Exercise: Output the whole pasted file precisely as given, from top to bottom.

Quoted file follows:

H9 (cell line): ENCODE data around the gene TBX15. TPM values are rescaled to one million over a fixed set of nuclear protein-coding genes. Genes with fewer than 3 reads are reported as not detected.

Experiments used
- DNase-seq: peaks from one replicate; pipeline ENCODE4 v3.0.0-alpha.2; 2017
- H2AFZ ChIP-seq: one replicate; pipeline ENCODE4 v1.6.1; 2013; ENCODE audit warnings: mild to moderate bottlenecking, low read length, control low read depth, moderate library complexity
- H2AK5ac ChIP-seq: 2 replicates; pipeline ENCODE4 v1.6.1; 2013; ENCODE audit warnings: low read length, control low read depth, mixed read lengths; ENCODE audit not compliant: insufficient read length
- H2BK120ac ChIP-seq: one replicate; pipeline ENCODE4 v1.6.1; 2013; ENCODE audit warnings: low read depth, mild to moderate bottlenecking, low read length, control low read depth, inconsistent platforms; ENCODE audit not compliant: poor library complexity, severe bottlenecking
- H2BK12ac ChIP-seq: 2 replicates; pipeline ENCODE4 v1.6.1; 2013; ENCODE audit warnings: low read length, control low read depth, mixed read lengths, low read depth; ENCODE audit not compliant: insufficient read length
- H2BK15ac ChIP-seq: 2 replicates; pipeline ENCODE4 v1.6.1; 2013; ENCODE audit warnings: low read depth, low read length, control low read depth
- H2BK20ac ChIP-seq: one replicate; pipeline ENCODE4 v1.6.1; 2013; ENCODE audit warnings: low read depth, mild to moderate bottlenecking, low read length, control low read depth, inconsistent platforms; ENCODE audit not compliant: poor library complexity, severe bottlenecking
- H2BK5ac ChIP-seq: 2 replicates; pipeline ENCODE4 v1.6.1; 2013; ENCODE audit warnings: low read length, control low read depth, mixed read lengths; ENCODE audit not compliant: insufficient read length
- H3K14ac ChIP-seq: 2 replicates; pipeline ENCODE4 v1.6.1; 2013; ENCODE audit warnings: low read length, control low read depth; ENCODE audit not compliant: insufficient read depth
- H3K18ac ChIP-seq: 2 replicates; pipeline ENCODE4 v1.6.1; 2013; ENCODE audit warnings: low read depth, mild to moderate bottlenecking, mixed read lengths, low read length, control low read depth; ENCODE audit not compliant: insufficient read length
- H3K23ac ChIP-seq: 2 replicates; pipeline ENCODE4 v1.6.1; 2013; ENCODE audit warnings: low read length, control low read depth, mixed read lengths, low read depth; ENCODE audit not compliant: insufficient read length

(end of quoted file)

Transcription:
H9 (cell line): ENCODE data around the gene TBX15. TPM values are rescaled to one million over a fixed set of nuclear protein-coding genes. Genes with fewer than 3 reads are reported as not detected.

Experiments used
- DNase-seq: peaks from one replicate; pipeline ENCODE4 v3.0.0-alpha.2; 2017
- H2AFZ ChIP-seq: one replicate; pipeline ENCODE4 v1.6.1; 2013; ENCODE audit warnings: mild to moderate bottlenecking, low read length, control low read depth, moderate library complexity
- H2AK5ac ChIP-seq: 2 replicates; pipeline ENCODE4 v1.6.1; 2013; ENCODE audit warnings: low read length, control low read depth, mixed read lengths; ENCODE audit not compliant: insufficient read length
- H2BK120ac ChIP-seq: one replicate; pipeline ENCODE4 v1.6.1; 2013; ENCODE audit warnings: low read depth, mild to moderate bottlenecking, low read length, control low read depth, inconsistent platforms; ENCODE audit not compliant: poor library complexity, severe bottlenecking
- H2BK12ac ChIP-seq: 2 replicates; pipeline ENCODE4 v1.6.1; 2013; ENCODE audit warnings: low read length, control low read depth, mixed read lengths, low read depth; ENCODE audit not compliant: insufficient read length
- H2BK15ac ChIP-seq: 2 replicates; pipeline ENCODE4 v1.6.1; 2013; ENCODE audit warnings: low read depth, low read length, control low read depth
- H2BK20ac ChIP-seq: one replicate; pipeline ENCODE4 v1.6.1; 2013; ENCODE audit warnings: low read depth, mild to moderate bottlenecking, low read length, control low read depth, inconsistent platforms; ENCODE audit not compliant: poor library complexity, severe bottlenecking
- H2BK5ac ChIP-seq: 2 replicates; pipeline ENCODE4 v1.6.1; 2013; ENCODE audit warnings: low read length, control low read depth, mixed read lengths; ENCODE audit not compliant: insufficient read length
- H3K14ac ChIP-seq: 2 replicates; pipeline ENCODE4 v1.6.1; 2013; ENCODE audit warnings: low read length, control low read depth; ENCODE audit not compliant: insufficient read depth
- H3K18ac ChIP-seq: 2 replicates; pipeline ENCODE4 v1.6.1; 2013; ENCODE audit warnings: low read depth, mild to moderate bottlenecking, mixed read lengths, low read length, control low read depth; ENCODE audit not compliant: insufficient read length
- H3K23ac ChIP-seq: 2 replicates; pipeline ENCODE4 v1.6.1; 2013; ENCODE audit warnings: low read length, control low read depth, mixed read lengths, low read depth; ENCODE audit not compliant: insufficient read length